The investor terminal comprises a device or set of devices coupled to the server, such as a general purpose processor operating under control of operating system and application software, and disposed to enter and process information, as described herein. In a preferred embodiment, the investor terminal can comprise a PC workstation such as an Intel Pentium processor operating under control of the Microsoft Windows operating system.
The investor terminal includes information input devices, such as a keyboard and mouse or other pointing device, and information output and presentation devices, such as a monitor and printer.
An investor uses the investor terminal to access from the server the level of investment profiles, to select a level of investment profile, and to monitor transactions and the balance in the investor's account.
The investor cannot access the server without entering an authorized code or password.
The agent terminal comprises a device or set of devices coupled to the server terminal, such as a general purpose processor operating under control of operating system and application software. In a further preferred embodiment, the agent terminal can comprise a PC workstation such as an Intel Pentium processor operating under control of the Microsoft Windows operating system.
The agent terminal includes information input devices, such as a keyboard and mouse or other pointing device, and information output and presentation devices, such as a monitor and printer.
A agent uses the agent terminal to transmit level of investment profiles and instructions to sell a purchased equity to the server terminal, and to access an investor's selection of a level of investment and account balance information.
While a specific embodiment of the invention has been shown and described in detail to illustrate the application of the principles of the invention, it will be understood that the invention may be embodied otherwise without departing from such principles.
|Cited Patent||Filing date||Publication date||Applicant||Title|
|US5631828 *||Jun 24, 1994||May 20, 1997||Hagan; Bernard P.||Method and system for processing federally insured annuity and life insurance investments|
|US5784696||Jun 6, 1995||Jul 21, 1998||Melnikoff; Meyer||Methods and apparatus for evaluating portfolios based on investment risk|
|US5884287 *||Apr 11, 1997||Mar 16, 1999||Lfg, Inc.||System and method for generating and displaying risk and return in an investment portfolio|
|US5974390||Jul 21, 1997||Oct 26, 1999||The Mutual Life Insurance Company Of New York||System and method for assuring predictable gains|
|US5991743||Jun 30, 1997||Nov 23, 1999||General Electric Company||System and method for proactively monitoring risk exposure|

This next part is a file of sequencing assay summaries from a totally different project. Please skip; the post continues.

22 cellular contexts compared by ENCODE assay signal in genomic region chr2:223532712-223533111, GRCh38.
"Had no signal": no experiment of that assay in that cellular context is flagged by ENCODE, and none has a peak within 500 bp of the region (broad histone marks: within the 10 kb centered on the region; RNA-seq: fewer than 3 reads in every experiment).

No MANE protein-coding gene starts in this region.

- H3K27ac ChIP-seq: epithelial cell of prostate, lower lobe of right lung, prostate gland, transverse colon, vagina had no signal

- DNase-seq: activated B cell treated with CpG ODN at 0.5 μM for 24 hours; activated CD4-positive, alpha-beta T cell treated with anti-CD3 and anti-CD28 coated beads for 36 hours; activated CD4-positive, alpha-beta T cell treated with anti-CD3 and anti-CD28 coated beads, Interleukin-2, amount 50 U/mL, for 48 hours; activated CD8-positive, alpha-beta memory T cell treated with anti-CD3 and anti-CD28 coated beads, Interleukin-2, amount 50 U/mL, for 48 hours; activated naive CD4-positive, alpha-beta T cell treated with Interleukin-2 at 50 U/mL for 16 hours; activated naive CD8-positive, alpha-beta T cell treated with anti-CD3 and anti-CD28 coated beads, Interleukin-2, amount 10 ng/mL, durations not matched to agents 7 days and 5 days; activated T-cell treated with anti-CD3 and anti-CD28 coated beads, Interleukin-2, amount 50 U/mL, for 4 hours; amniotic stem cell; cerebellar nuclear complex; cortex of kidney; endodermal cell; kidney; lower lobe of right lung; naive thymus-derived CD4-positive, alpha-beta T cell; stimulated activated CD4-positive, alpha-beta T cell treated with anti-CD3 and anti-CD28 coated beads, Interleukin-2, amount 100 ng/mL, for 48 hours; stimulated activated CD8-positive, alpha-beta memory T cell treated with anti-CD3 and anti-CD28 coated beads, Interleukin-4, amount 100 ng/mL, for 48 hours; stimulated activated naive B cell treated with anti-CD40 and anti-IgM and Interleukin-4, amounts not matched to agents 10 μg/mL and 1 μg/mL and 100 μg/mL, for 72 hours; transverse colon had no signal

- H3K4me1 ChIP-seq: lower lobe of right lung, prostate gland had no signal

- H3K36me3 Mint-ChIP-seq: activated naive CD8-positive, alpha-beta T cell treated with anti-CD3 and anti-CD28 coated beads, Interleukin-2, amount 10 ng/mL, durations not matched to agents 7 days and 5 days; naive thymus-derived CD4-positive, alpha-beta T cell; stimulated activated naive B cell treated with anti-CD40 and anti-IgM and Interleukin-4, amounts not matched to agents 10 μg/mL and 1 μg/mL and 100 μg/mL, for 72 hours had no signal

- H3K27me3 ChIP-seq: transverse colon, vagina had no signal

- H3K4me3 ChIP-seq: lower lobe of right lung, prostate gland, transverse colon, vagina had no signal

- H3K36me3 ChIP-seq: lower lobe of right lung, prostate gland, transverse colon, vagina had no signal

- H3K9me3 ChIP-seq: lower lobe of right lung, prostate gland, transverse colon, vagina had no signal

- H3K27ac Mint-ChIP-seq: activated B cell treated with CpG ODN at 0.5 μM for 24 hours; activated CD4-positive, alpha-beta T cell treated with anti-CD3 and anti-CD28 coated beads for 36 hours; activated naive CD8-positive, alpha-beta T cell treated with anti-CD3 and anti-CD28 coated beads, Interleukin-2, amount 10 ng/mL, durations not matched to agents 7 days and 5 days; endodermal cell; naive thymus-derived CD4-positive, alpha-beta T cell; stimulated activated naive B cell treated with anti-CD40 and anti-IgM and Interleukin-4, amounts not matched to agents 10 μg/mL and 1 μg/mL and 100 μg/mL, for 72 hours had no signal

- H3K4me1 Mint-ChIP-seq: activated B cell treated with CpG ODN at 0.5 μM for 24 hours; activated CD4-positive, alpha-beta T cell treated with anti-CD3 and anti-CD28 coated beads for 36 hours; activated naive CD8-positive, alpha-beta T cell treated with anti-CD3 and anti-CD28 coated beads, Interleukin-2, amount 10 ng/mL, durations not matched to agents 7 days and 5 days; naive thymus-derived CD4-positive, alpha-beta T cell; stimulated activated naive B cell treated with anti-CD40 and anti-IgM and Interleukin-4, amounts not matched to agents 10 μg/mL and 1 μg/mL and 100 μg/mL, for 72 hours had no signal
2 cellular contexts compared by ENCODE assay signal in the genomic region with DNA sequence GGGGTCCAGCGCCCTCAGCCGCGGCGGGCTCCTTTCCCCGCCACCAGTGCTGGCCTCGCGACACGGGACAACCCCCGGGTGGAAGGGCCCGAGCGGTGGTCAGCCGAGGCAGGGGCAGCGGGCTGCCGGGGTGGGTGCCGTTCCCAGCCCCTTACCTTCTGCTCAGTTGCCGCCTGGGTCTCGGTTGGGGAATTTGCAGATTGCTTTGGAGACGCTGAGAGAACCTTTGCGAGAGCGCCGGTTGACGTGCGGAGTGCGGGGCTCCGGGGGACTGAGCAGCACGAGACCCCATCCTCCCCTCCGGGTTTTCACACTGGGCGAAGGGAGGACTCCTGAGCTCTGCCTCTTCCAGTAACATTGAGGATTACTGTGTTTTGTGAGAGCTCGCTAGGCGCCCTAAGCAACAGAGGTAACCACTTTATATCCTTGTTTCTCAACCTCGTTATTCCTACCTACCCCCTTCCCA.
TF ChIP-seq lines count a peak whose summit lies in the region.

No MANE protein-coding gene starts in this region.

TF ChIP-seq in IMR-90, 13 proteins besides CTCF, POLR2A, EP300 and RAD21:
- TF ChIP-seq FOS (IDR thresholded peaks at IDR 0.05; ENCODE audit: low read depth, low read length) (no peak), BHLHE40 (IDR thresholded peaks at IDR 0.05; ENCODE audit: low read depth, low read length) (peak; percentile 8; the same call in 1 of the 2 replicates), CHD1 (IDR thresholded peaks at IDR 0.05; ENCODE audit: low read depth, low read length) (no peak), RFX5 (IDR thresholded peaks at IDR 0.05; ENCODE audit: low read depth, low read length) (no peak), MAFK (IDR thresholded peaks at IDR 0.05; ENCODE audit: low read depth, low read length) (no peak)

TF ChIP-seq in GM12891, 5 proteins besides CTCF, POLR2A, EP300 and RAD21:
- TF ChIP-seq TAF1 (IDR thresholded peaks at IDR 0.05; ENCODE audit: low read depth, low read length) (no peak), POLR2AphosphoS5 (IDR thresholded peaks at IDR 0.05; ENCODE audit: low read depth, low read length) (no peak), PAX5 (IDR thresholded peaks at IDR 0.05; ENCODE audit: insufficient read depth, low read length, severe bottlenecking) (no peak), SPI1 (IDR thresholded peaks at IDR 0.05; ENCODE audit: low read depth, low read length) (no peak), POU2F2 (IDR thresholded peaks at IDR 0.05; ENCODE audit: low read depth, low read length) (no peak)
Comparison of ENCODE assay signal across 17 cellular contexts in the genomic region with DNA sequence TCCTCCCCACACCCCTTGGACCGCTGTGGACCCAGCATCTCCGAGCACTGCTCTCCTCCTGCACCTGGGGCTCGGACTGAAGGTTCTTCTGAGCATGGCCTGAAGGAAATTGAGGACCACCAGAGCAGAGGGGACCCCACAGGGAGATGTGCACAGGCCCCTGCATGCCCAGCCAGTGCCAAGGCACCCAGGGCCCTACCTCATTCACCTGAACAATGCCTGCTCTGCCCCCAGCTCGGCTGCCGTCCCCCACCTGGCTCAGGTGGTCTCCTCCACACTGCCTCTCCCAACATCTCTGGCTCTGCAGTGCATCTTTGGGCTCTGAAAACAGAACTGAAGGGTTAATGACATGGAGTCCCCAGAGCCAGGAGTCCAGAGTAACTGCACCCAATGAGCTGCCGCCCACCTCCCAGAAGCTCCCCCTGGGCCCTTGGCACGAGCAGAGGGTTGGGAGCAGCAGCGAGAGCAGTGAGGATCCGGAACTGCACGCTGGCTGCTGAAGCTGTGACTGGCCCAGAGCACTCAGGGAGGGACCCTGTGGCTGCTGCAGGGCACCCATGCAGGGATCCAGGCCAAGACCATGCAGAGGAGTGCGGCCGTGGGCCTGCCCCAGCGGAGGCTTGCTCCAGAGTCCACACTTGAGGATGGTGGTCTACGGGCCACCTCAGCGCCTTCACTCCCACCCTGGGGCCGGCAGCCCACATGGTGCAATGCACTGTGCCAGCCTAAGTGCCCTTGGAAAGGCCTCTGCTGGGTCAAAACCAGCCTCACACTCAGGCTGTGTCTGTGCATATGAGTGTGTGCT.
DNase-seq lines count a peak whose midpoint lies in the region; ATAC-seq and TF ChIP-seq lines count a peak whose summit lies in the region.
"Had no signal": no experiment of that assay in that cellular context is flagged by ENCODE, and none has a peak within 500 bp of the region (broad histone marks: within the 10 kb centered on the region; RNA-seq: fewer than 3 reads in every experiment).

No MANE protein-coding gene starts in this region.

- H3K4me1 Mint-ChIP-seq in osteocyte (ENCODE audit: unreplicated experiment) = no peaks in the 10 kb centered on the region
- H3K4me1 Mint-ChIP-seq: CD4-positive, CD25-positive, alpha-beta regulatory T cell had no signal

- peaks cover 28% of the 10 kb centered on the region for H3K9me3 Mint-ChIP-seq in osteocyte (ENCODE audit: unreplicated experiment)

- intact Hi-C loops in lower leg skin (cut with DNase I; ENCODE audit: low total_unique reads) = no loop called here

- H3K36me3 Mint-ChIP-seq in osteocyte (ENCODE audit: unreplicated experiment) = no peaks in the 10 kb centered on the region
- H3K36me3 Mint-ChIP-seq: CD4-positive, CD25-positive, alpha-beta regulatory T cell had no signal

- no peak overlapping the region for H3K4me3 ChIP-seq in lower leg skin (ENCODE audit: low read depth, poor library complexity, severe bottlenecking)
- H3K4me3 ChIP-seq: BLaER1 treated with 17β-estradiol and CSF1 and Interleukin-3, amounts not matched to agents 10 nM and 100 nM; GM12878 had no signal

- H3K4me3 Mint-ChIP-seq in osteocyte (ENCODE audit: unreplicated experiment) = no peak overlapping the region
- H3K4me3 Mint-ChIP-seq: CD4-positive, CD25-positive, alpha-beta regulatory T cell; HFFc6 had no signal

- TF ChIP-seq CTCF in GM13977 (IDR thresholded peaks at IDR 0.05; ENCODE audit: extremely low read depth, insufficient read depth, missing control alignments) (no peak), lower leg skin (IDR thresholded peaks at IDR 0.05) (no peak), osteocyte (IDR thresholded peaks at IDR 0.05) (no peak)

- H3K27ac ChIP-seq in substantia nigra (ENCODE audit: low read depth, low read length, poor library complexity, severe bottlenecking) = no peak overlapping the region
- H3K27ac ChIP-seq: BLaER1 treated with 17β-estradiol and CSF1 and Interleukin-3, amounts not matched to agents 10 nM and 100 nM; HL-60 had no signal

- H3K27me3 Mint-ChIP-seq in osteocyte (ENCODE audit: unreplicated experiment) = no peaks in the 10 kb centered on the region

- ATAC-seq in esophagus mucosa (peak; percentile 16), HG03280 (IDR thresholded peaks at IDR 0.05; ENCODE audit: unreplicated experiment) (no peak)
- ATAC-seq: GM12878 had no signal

|US6064985 *||Jan 21, 1998||May 16, 2000||Assured Equities, Inc.||Automated portfolio management system with internet datafeed|
|US6078904||Mar 16, 1998||Jun 20, 2000||Saddle Peak Systems||Risk direct asset allocation and risk resolved CAPM for optimally allocating investment assets in an investment portfolio|
|US6275814||Nov 27, 1996||Aug 14, 2001||Investment Strategies Network||Investment portfolio selection system and method|
|US6282520||Sep 9, 1998||Aug 28, 2001||Metropolitan Life Insurance Company||Computer system and methods for allocation of the returns of a portfolio among a plurality of investors with different risk tolerance levels and allocation of returns from an efficient portfolio|
|US6336102 *||Aug 7, 1995||Jan 1, 2002||Wells Fargo Institutional Trust Company, N.A.||Investment fund management method and system|
|US6360210 *||Feb 12, 1999||Mar 19, 2002||Folio Trade Llc||Method and system for enabling smaller investors to manage risk in a self-managed portfolio of assets/liabilities|
|US6453303 *||Aug 15, 2000||Sep 17, 2002||Westport Financial Llc||Automated analysis for financial assets|
|US6470321 *||Jul 28, 2000||Oct 22, 2002||Forthcoming Llp||System, method, and computer program product for providing financial protection of equity investments|
|US20020004776 *||Jun 19, 2001||Jan 10, 2002||Gladstone Garry D.||Method and system for automated trading of financial instruments|
|US20020103742 *||Jan 30, 2001||Aug 1, 2002||Billings James Martin||Method and system for providing downside protection of stock market investments|
|US20030105652 *||Apr 12, 2002||Jun 5, 2003||Robert Arena||System, method, and computer program product for managing an investment to increase the after-tax death benefit of the investment|
|1||*||Capital allocation for insurance companies (Journal of Riak and Insurance) Malvern: Dec. 2001, vol. 68, Iss. 4; p. 545, 36 pgs.|
|2||*||James B. Smith , national underwriter life & health, Dec. 2, 1996, 49, p. 27, 28.|
|Citing Patent||Filing date||Publication date||Applicant||Title|
|US7555449 *||Jun 18, 2004||Jun 30, 2009||Sap Ag||System and method for updating stop loss orders|
|US20030220859 *||Jan 7, 2003||Nov 27, 2003||Herbert Cohen||Method and system for investing with a no-loss or low-loss assurance|
|US20050283423 *||Jun 18, 2004||Dec 22, 2005||Sap Aktiengesellschaft||System and method for updating stop loss orders|
|U.S. Classification||705/38, 705/37, 705/35, 705/4|
|Cooperative Classification||G06Q40/025, G06Q40/00, G06Q40/08, G06Q40/04|
|European Classification||G06Q40/08, G06Q40/025, G06Q40/04, G06Q40/00|
|Nov 4, 2010||SULP||Surcharge for late payment|
|Nov 4, 2010||FPAY||Fee payment|
Year of fee payment: 4
|Dec 12, 2014||REMI||Maintenance fee reminder mailed|
|May 1, 2015||LAPS||Lapse for failure to pay maintenance fees|
|Jun 23, 2015||FP||Expired due to failure to pay maintenance fee|
Effective date: 20150501